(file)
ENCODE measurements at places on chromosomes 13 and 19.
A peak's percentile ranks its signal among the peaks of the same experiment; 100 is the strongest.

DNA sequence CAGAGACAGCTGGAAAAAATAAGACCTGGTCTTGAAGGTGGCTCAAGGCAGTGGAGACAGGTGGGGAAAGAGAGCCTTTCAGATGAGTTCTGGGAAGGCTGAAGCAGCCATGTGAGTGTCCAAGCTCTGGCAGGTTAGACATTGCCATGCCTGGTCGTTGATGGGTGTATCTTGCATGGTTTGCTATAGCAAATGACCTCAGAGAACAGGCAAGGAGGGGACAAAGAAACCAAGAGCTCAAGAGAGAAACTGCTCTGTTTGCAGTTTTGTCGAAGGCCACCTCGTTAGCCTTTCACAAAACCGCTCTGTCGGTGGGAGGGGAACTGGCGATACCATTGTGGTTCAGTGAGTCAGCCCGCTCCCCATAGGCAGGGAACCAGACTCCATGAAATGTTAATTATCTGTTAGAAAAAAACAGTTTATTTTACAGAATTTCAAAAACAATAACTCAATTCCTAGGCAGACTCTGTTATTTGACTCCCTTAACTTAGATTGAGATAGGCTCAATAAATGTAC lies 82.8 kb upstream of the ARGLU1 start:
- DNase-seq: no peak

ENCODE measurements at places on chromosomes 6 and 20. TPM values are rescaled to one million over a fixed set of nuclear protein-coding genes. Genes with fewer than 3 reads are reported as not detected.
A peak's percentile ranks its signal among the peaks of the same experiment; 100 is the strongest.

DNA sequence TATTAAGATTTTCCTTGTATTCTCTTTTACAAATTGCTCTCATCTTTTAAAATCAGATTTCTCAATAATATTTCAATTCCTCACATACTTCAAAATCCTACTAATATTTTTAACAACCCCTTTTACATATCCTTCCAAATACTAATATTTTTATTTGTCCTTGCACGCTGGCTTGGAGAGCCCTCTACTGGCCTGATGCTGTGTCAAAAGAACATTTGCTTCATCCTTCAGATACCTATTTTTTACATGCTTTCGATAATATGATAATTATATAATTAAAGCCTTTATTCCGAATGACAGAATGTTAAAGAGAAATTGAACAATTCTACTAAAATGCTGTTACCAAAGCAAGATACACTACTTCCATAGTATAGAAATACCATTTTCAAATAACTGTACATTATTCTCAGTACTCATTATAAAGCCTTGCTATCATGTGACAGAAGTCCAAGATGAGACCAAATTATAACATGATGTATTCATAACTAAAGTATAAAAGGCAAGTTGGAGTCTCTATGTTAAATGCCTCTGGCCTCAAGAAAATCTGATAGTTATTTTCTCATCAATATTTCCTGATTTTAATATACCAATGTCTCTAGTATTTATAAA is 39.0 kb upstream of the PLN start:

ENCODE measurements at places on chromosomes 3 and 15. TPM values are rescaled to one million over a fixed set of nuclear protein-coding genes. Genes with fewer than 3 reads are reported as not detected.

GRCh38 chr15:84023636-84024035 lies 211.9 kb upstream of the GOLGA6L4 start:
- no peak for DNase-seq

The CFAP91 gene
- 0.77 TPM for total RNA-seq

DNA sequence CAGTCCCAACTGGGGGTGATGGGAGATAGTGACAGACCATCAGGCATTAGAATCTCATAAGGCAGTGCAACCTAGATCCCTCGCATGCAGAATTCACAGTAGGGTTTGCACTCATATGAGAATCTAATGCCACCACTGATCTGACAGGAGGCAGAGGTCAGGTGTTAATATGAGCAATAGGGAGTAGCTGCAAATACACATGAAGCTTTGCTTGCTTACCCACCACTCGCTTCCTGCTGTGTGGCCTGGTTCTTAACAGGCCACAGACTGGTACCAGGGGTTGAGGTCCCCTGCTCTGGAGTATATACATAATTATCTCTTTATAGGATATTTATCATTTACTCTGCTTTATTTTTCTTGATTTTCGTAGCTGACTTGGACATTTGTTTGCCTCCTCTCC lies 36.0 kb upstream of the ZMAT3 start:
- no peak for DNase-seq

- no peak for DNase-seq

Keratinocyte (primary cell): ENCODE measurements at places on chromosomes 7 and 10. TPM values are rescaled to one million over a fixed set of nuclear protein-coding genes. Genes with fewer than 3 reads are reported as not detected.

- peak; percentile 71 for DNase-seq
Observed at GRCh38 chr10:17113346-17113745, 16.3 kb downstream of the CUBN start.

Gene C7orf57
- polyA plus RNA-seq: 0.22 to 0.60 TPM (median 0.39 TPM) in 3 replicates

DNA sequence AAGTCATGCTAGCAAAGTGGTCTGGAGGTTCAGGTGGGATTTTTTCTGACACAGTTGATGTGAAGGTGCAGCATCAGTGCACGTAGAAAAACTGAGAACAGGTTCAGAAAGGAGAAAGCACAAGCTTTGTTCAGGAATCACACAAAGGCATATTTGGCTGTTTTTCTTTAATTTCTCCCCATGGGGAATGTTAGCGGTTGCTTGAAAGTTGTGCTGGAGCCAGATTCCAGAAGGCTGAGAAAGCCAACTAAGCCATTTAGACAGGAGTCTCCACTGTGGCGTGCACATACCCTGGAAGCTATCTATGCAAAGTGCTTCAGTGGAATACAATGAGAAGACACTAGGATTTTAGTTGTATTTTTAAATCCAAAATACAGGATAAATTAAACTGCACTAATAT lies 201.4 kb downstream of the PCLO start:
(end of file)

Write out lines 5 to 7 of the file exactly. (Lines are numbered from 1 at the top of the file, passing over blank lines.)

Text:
ENCODE measurements at places on chromosomes 6 and 20. TPM values are rescaled to one million over a fixed set of nuclear protein-coding genes. Genes with fewer than 3 reads are reported as not detected.
A peak's percentile ranks its signal among the peaks of the same experiment; 100 is the strongest.

DNA sequence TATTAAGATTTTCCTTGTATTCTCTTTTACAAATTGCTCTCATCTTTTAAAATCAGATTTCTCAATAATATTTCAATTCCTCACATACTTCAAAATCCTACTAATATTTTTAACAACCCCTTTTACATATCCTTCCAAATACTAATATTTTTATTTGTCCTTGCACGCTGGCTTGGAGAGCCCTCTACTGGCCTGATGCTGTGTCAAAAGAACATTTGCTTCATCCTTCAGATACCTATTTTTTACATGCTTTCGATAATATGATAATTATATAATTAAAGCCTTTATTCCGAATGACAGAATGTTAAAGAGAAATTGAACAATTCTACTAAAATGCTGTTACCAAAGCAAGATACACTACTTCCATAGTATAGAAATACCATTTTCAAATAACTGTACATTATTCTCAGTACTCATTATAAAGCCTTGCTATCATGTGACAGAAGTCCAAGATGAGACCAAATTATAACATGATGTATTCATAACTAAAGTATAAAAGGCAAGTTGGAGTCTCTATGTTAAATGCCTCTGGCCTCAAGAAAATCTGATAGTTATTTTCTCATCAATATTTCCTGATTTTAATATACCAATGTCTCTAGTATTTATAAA is 39.0 kb upstream of the PLN start: